Britain's FTSE edges up as investors await GDP figures
* FTSE 100 gains 0.1 percent
* IAG and Polymetal lead gainers after upgrade
* Investors unwilling to bet on the broad index ahead of GDP
* Low volatility suggests underlying confidence in market
LONDON, Jan 25 (Reuters) - British blue-chips gained in early trade on Friday, as individual company newsflow outweighed investor caution ahead of UK GDP figures and helped the market push on to new multi-year highs.
IAG topped the FTSE 100 leaderboard, up 3 percent and hitting its highest level in 18 months in strong volume, benefiting from a continued readacross from easyJet's results on Thursday and after JP Morgan upgraded the stock to "overweight", traders said.
Also gaining was Polymetal, which added 2.2 percent, benefiting from an upgrade by investment bank UBS to 'Buy' from 'Neutral.'
"We think that now is the right moment to use weakness in the stock price as potential merger with Polyus Gold may be a strong driver," analysts at UBS said in a note, raising their target price for the stock to 1,300p.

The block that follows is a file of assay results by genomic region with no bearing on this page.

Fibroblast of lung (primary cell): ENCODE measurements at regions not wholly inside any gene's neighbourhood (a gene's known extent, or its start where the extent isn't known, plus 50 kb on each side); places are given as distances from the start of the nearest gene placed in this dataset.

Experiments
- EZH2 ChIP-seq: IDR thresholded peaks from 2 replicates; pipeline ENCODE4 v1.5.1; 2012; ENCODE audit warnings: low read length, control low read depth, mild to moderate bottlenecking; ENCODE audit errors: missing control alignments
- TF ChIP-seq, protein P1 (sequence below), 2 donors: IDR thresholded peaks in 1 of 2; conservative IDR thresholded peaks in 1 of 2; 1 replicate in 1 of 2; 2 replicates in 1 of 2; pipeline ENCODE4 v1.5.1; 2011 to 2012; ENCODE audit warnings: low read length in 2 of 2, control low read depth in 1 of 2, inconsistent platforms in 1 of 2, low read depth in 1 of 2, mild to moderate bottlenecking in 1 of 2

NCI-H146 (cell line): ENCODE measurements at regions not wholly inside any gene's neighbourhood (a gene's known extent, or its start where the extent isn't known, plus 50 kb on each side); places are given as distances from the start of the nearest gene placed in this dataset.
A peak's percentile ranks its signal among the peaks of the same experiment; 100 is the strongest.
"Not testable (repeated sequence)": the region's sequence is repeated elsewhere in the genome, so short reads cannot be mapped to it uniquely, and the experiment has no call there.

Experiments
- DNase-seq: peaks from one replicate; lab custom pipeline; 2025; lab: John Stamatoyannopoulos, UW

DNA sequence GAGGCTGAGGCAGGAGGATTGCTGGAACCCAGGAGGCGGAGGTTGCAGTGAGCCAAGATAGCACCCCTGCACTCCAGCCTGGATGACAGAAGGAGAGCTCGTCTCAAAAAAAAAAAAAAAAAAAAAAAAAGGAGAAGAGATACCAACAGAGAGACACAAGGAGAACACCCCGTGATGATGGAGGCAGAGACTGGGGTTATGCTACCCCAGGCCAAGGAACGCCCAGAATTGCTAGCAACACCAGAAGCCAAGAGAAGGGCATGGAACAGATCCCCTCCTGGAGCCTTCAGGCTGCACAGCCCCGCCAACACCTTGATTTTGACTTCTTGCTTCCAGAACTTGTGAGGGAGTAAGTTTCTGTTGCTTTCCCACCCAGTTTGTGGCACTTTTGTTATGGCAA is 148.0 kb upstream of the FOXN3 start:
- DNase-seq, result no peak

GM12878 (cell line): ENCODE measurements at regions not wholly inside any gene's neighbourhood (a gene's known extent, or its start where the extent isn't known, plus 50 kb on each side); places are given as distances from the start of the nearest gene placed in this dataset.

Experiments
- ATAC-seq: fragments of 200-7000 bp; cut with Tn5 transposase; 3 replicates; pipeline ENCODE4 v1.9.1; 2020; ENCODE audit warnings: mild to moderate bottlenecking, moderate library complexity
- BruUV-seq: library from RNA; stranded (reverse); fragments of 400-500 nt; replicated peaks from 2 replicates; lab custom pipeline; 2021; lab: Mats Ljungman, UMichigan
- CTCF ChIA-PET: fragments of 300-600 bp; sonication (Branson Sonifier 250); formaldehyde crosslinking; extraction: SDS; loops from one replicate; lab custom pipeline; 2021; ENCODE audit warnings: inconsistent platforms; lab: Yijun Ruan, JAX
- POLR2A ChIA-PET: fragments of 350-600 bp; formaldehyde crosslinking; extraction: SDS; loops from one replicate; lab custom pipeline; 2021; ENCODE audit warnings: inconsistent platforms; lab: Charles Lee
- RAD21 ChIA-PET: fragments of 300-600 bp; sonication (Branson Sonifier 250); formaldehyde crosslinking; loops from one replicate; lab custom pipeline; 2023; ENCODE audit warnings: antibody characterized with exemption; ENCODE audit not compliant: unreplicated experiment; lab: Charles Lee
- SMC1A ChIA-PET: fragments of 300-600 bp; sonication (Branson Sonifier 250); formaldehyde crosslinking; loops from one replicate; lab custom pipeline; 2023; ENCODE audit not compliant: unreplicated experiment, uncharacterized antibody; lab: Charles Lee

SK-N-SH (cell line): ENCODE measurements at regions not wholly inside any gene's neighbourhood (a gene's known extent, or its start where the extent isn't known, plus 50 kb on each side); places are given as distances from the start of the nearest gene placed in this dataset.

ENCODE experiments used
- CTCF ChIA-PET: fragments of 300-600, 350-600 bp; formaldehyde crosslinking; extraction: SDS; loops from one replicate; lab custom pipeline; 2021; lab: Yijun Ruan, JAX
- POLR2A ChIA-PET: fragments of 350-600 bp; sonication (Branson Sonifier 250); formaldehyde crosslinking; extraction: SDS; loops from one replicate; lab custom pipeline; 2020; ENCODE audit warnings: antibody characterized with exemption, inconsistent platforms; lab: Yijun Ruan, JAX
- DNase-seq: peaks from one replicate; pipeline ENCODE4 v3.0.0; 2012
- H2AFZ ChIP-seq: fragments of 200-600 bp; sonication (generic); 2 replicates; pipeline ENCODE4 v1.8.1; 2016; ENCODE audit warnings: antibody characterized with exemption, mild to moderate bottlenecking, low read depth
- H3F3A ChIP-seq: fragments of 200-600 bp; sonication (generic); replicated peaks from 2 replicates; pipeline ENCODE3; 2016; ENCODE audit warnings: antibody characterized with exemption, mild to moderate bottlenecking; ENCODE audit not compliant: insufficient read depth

"It's a stock-pickers market at the moment. The key gainers are fundamentally driven, but as an index we are waiting for the GDP print," said Jack Pollard, analyst at Sucden Financial Private Clients.
Fourth quarter GDP data is due for release at 0930 GMT, with a small contraction expected by economists.
By 0850 GMT, the FTSE 100 index was up 5.55 points, or 0.1 percent, having reversed early falls to hit a fresh 4-1/2 year high, in tandem with European indices after a German sentiment indicator came in better than expected.
Polymetal aside, the mining sector in general eased off, with companies such as Evraz, BHP Billiton and Rio Tinto the top fallers after the sector added 1.5 percent yesterday.
Even with early caution, none of the top fallers were down more than 2 percent and few investors were seen as willing to take a punt on the direction of the market as a whole ahead of the British GDP figures.
A Reuters poll forecast the UK economy contracted 0.1 percent in the last quarter of 2012, raising the risk that Britain is heading for a triple-dip recession.
Volatility on the FTSE dipped 2 percent and was low even during early falls, indicating confidence in the broader index and suggesting that there were few bets that the index would fall dramatically in the coming days. (Editing by Catherine Evans)